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Could Other Big Hoards Still Exist?

Hoard coins have always captured the fancy of collectors. They might come from personal accumulations, banks that are clearing out their vaults of long disused coins, or they might come from the recovery of cargo from sunken ships.

Since the 1960s, coin collectors have seen all three scenarios play out. The question is: are there more hoards out there to surprise and tempt us?

There is no question that the largest and most important hoards historically have come from institutions, including the government. There have certainly been impressive private hoards stretching back to the silver hoard of the Harmony Society or the Randall hoard.

In more recent times it was the LaVere Redfield Morgan dollar hoard. Such private hoards were important, but realistically it has been the institutional or government hoard that has really had the most impact. That stands to reason as the government or major banks simply have the resources to assemble enormous numbers of coins and that is why for every LaVere Redfield there is an even larger Continental Illinois Bank hoard with even more coins and potentially an even greater impact.

If you look at the great hoards of the past you come to the conclusion that such hoards are unlikely today. After all, the silver dollars are now gone from the Treasury vaults and generations of dealers have ventured to Switzerland and France in an attempt to pick through the gold in the European vaults. Logic would simply suggest that there are no more hoards to be found yet questions still remain in a number of areas. The problem is that answering those questions is very difficult.

The world of the major hoard is a very mysterious one. It is not so mysterious to those involved, but it is naturally a not very often discussed world. In fact, for many years many of the major players in the discovery and purchase of hoards were frankly very tight-lipped. It was natural as they did not want to get into a bidding war such as was seen when the Redfield estate was purchased.

There was another factor as well and that was that many were very concerned about the impact of a hoard on the rare coin market and the prices of coins potentially found in the hoard. After all, there was evidence of a negative impact of a hoard on some prices found in the great release of Treasury $1,000 silver dollar bags in the 1960s.

In the case of the Treasury bag release, which took place over a number of years and saw an inventory of 219,000,000 silver dollars in 1958 drop to just over 3 million by the time the sales of bags at their face value of $1,000 was stopped in 1964.

Of course, it was a remarkable situation with the Treasury silver dollars as the government was basically providing buyers with a no risk chance to get rich. You paid $1,000, got a bag of $1,000 silver dollars and the worst you could do was just spend the coins. If, however, you got lucky, there were profits to be made and sometimes very good profits. Of course at the time $1,000 was a significant amount of money and the number of silver dollar collectors was very small.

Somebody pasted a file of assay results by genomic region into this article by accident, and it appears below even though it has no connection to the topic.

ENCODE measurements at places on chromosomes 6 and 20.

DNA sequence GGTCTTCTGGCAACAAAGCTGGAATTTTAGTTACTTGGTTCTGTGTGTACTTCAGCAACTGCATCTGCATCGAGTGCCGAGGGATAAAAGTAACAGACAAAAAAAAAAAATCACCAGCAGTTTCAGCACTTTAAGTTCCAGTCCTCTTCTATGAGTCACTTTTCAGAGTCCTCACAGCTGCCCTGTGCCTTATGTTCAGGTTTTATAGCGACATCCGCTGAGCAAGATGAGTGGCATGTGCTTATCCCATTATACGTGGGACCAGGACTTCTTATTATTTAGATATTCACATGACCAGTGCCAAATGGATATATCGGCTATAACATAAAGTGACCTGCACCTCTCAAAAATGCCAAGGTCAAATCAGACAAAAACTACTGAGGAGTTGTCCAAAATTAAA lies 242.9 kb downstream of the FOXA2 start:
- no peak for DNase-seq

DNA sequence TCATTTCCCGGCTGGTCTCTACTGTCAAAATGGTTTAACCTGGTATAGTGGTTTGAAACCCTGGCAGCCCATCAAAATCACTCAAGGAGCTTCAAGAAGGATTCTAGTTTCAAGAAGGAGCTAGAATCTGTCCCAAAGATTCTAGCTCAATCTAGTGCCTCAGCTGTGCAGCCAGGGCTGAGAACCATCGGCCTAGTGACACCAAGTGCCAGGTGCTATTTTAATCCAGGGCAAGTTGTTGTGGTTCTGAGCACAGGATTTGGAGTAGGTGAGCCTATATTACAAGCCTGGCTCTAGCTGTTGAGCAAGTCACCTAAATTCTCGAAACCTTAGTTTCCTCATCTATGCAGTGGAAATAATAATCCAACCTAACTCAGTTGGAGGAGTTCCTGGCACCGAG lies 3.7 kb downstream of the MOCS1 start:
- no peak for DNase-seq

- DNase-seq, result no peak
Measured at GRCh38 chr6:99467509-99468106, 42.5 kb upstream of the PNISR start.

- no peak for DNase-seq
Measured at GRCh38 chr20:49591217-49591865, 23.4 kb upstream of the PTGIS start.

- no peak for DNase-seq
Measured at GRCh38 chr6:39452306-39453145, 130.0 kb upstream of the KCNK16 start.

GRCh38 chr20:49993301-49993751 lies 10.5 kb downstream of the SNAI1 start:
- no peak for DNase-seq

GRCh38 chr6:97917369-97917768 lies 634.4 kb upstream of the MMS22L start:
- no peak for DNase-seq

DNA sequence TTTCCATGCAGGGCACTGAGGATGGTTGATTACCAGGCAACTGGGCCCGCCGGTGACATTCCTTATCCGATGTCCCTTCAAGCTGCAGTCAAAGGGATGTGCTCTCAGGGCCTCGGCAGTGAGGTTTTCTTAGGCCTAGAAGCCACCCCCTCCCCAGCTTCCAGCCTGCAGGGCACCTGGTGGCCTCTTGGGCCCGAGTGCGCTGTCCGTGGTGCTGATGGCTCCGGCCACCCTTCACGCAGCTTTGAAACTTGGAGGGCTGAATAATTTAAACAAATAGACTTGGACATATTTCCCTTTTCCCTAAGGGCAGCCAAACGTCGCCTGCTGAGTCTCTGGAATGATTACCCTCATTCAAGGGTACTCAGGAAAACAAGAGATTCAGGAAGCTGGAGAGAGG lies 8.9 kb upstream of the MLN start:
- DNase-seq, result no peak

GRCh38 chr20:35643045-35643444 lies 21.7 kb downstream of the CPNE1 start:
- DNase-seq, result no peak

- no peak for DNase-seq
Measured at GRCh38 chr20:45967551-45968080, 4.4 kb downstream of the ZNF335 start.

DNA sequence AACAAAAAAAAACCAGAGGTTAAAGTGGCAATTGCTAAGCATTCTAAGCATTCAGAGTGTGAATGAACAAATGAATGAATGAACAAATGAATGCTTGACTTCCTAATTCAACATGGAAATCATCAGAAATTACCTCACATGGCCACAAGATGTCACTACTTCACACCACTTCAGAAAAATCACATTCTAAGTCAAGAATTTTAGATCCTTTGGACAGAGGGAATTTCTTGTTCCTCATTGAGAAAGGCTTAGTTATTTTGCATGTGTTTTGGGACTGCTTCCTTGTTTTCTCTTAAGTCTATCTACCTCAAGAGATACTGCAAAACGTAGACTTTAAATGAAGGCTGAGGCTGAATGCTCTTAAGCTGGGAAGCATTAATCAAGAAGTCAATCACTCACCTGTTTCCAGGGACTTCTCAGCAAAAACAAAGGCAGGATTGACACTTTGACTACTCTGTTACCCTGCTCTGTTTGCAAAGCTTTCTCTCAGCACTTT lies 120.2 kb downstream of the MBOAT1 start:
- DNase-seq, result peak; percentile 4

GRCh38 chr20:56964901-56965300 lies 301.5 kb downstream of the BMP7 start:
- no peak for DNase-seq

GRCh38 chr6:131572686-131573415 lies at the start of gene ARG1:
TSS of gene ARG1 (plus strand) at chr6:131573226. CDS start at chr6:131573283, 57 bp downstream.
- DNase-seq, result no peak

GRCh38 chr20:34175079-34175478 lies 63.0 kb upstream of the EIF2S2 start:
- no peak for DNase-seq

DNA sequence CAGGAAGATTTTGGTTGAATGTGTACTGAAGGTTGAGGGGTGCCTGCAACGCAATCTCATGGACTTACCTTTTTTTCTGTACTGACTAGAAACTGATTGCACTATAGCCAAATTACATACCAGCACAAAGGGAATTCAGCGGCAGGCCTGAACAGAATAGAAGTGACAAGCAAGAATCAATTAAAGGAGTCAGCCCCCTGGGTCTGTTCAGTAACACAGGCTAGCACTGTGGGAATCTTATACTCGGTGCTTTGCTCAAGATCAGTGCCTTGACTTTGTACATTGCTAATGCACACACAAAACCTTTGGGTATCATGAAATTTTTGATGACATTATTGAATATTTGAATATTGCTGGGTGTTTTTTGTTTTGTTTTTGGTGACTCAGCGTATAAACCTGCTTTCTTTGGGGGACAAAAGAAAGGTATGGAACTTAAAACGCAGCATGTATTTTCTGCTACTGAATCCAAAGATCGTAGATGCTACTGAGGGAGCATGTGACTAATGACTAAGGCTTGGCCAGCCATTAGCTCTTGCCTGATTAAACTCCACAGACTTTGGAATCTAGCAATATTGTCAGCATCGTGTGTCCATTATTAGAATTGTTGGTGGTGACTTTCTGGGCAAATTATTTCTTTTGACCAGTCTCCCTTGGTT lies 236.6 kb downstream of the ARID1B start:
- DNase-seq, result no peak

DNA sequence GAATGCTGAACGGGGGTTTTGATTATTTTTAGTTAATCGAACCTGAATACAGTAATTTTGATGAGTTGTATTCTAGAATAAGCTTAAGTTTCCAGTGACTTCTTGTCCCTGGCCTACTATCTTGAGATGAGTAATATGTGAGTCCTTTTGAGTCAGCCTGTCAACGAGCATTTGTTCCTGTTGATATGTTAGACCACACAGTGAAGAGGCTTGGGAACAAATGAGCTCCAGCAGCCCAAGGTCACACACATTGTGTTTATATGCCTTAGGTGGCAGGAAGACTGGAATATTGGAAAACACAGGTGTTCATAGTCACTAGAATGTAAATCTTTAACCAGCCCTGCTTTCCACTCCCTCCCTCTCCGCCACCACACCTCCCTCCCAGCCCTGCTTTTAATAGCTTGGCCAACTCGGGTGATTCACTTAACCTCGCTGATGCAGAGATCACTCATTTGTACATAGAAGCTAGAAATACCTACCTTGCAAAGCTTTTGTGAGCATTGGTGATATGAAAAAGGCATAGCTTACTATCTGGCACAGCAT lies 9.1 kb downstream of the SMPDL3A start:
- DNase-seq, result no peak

The fact that there were not many silver dollar collectors at the time probably had the most significant impact along with the fact that so many coins were emerging at once. The quantities of some dates simply overwhelmed the market as the bulk of the interest in rare coins back in 1958 or 1961 was primarily centered on lower denominations and checking change.

It was an era where the Lincoln cent was king and there was a new hot Lincoln in the form of the 1955 doubled die obverse and then there were the 1960 small dates. In terms of interest at the time, a bag of 1895-O Morgan dollars sold for $1,000 was simply not very exciting.

In fact had there been a bag of the 1895-O it should have been extremely exciting as Q. David Bowers observes in his book, The Official Red Book Of Morgan Silver Dollars regarding the 1895-O.
“The 1895-O emerged as the single circulation strike variety that is not known to have been a part of any Treasury releases via bags,” he wrote.

The fact that there were no examples of the 1895-O made it special as the supply of the 1895-O in Mint State had virtually no help from added numbers in the 1960s. That has made it one Morgan dollar date that has actually benefited greatly by the major Treasury hoard simply because it was not in the hoard.

Questions about whether any more examples of the 1895-O would be seen were basically answered and now the 1895-O is an extremely tough and expensive date thanks to the fact that those questions have been answered.

In most other cases, however, the release of the Treasury holding had an adverse impact on prices. Dates like the 1898-O, 1904-O and especially the 1903-O had been seen as significant rarities prior to the massive release of the $1,000 bags. Most collectors simply had assumed that these dates had been heavily melted back in 1918 as a result of the Pittman Act, which had seen just over 270 million silver dollars destroyed.

It might have been lazy, but a date that was not found with any regularity was assumed to have been among those 270 million dollars melted. The 1903-O was literally not found at all. That saw it reach a price of $1,500 for an example in Mint State. That was close to the price of a new car. When hundreds of thousands of examples of the 1903-O started to pour out of the Treasury in late 1962 that price simply crashed to levels close to $15. Other dates had similar although less dramatic outcomes. Even today a sudden appearance of hundreds of thousands of Mint State examples of a given date would be difficult for the market to absorb, but back in late 1962 with very few Morgan dollar collectors in the first place there was virtually no hope for the price of the 1903-O – at least for a while.

Such cases, however, were the exception as most of the Morgan dollar dates saw very little change as a result of the Treasury releases. The excitement surrounding the dollar release helped attract more and more collectors to them. This set off a long period of growth for dollar collectors that did not peak until 1989.